[Rushtalk] Five Reasons Armed Domestic Drones Are a Terrible Idea
lynux at keepandbeararms.com
Sat Sep 19 12:18:37 MDT 2015
For a bunch of liberals the ACLU has good points here.
Five Reasons Armed Domestic Drones Are a Terrible Idea
By Jay Stanley – ACLU – August 27, 2015
The Daily Beast has reported that North Dakota has enacted a drone bill
that permits law enforcement drones to be equipped with weapons such as
Tasers, rubber bullets, tear gas, and sound cannons. This is a terrible
Having attended numerous drone meetings and conferences in the past
several years attended by a broad array of industry, law enforcement,
and other government representatives, I can confidently say that there
is a broad consensus that armed domestic drones are beyond the pale.
With the exception of one sheriff in Texas who mused about arming drones
several years ago, the concept is never even seriously discussed in the
drone community. Several states have already enacted flat bans on
weaponized drones (examples include Oregon , Virginia, and Wisconsin).
Although there are plenty of states that have not passed drone
legislation at all, and some states have enacted legislation that makes
no mention of the arming of drones (such as Florida, Tennessee, and
Utah), the North Dakota bill is different. While it does explicitly ban
the arming of police drones with “lethal weapons,” it remains silent on
so-called “less-than-lethal weapons.”
Here’s why arming drones, even with less-frequently-lethal weapons, is a
such a bad idea:
1. Drones make it too easy to use force. When domestic law
enforcement officers can use force from a distance, it may
become too easy for them to do so, and the inevitable result
will be that these weapons are over-used—just as surveillance
tools, having become so cheap and easy, are widely overused.
Tasers were originally sold as an alternative to guns—and who
could dispute that getting an electric shock is better than
getting a bullet? Yet we know that Tasers are routinely used by
police officers not as a last-resort use of force, as guns are
supposed to be, but as a torture device to get truculent
suspects to comply with police commands through the application
of pain—and all-too-often, as a way of punishing citizens for
the crime of “dissing a cop.”
2. “Nonlethal” weapons aren’t actually nonlethal. So-called
“nonlethal” or “less-than-lethal” weapons should be called “less
lethal” weapons because they do kill. Tasers regularly kill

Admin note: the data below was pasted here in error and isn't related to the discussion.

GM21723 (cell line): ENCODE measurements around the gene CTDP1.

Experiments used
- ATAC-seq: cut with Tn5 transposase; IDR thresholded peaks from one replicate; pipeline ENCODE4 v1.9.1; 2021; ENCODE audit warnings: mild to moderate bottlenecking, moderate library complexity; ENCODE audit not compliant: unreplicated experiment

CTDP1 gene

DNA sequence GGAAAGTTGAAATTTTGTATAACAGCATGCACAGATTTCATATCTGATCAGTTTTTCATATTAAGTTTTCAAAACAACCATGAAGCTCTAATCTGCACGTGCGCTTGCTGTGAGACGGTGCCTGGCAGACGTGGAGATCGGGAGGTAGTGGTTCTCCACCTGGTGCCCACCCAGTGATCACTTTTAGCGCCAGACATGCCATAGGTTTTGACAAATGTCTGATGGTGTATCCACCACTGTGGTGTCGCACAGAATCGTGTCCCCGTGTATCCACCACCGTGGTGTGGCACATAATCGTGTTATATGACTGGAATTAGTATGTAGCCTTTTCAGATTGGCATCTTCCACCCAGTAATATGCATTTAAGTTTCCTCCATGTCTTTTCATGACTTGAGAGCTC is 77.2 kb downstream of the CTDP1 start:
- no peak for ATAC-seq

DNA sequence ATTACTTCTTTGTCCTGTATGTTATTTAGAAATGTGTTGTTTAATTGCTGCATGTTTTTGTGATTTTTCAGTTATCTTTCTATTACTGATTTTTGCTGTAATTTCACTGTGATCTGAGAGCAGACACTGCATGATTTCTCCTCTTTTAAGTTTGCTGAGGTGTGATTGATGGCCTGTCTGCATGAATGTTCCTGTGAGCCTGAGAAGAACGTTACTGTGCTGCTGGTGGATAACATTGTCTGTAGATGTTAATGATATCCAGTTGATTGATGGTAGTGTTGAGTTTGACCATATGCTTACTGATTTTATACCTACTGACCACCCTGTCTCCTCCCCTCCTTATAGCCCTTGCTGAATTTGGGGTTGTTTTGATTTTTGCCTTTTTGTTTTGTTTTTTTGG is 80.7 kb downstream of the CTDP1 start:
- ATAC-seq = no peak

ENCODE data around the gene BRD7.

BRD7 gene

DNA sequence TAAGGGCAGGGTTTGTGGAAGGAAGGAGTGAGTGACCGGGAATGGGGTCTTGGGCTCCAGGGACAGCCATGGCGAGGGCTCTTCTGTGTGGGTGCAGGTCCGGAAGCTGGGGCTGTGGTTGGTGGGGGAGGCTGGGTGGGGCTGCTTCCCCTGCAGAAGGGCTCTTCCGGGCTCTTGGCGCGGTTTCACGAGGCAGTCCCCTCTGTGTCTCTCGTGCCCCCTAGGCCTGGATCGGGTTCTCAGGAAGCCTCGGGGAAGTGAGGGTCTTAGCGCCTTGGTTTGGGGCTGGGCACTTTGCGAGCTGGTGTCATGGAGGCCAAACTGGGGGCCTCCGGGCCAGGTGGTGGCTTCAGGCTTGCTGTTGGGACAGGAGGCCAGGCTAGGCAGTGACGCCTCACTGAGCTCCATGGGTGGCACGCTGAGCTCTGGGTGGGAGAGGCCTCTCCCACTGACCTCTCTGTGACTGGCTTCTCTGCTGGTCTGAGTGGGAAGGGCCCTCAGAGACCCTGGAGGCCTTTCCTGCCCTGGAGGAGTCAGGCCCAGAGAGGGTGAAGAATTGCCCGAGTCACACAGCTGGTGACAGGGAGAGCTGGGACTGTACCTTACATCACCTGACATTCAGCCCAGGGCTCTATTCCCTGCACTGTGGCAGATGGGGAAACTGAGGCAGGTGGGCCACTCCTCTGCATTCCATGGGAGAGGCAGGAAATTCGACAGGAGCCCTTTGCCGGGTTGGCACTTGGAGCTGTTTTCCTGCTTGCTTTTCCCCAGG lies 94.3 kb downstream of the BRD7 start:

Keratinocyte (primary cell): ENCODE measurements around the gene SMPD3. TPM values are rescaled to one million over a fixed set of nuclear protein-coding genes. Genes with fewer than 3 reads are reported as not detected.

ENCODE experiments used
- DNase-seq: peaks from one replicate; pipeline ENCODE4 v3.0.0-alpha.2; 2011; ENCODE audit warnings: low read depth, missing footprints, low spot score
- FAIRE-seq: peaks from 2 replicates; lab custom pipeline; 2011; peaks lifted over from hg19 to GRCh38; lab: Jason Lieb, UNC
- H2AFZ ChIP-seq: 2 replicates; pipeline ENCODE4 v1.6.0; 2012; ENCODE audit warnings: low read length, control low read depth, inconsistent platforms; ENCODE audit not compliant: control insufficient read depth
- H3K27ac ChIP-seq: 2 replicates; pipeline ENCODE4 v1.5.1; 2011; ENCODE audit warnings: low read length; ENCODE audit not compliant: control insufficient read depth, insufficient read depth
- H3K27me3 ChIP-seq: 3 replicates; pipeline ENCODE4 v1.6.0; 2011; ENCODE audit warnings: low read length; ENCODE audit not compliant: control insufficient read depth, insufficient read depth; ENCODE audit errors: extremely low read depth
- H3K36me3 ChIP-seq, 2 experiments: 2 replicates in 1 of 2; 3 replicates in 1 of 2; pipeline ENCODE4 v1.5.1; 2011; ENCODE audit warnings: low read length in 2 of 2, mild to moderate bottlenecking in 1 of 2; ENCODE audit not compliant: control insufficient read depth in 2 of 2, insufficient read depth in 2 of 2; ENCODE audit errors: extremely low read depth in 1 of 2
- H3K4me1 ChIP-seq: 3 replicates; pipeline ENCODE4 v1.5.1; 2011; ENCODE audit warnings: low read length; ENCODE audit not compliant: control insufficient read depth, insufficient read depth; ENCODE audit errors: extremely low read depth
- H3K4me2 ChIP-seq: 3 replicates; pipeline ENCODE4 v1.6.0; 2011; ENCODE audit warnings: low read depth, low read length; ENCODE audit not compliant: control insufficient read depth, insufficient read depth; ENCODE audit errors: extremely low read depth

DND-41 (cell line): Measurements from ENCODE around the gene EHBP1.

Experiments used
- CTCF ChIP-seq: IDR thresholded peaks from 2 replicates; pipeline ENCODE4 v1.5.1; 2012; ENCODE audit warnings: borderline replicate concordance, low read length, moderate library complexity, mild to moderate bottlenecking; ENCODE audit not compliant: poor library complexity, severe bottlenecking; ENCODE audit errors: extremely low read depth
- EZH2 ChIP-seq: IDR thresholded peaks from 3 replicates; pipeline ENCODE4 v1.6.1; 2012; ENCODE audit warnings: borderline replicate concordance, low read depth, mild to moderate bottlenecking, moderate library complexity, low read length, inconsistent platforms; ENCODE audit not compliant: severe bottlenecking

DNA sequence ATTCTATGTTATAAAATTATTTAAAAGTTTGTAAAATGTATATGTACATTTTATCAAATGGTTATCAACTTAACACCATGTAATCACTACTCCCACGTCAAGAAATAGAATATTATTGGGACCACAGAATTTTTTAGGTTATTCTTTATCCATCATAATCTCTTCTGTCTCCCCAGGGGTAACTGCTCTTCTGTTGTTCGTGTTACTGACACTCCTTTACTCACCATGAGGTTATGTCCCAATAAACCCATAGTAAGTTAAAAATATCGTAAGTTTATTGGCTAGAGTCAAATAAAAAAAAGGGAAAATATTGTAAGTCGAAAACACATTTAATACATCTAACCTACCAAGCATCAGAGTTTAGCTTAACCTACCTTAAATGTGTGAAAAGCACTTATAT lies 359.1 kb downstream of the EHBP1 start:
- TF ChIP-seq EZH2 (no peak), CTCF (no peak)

Americans—39 people so far in 2015, according to the Guardian,
and comparable numbers each year going back to 2001 according to
an Amnesty International report on the technology, which also
found that 90% of those killed with Tasers were unarmed.
3. Distance=inaccuracy. Even when officers are physically present,
fully immersed in a situation—with 360-degree vision and all of
their other senses in play—we know that force is often
over-used. When officers are not physically present, their
perception of a situation and their judgment about when to apply
force is more likely to be flawed, non-targets are more likely
to be injured, and excessive amounts of force are more likely to
be applied. And the drones themselves may be inaccurate due to
wind, communications and control problems, or other factors.
4. This will open the door to increasing weaponization. If we allow
less-lethal weapons to be deployed on drones, how long will it
be before the door is opened to fully lethal weapons. Already
the Pentagon has developed a small (under 6-pound) lethal
“kamikaze” drone called the “Switchblade,” which functions as a
pint-sized guided missile. The Army is reportedly considering
spending $100 million on such drones under a program called the
Lethal Miniature Aerial Munition System.
5. It will only increase the militarization of police. The heavily
militarized response to the protests in Ferguson and so many
other places around the country have been bad enough; imagine if
the police there were permitted to fill the skies with drones
raining beanbag bullets, Tasers, tear gas, and sound cannons
down on protesters.
This bill does impose restrictions on police use of drones for
surveillance, which is a good thing, and initially, it banned all
weapons on drones. The ACLU supported the initial version of the bill.
But the weaponization provision was altered through last-minute lobbying
by the state’s police association.
Just because police departments in North Dakota have been given
permission by their legislature to fly armed drones does not mean that
they need to do so, or will. Indeed the strong national consensus
against doing so may hold them back until hopefully this anomalous
legislation can be reversed.
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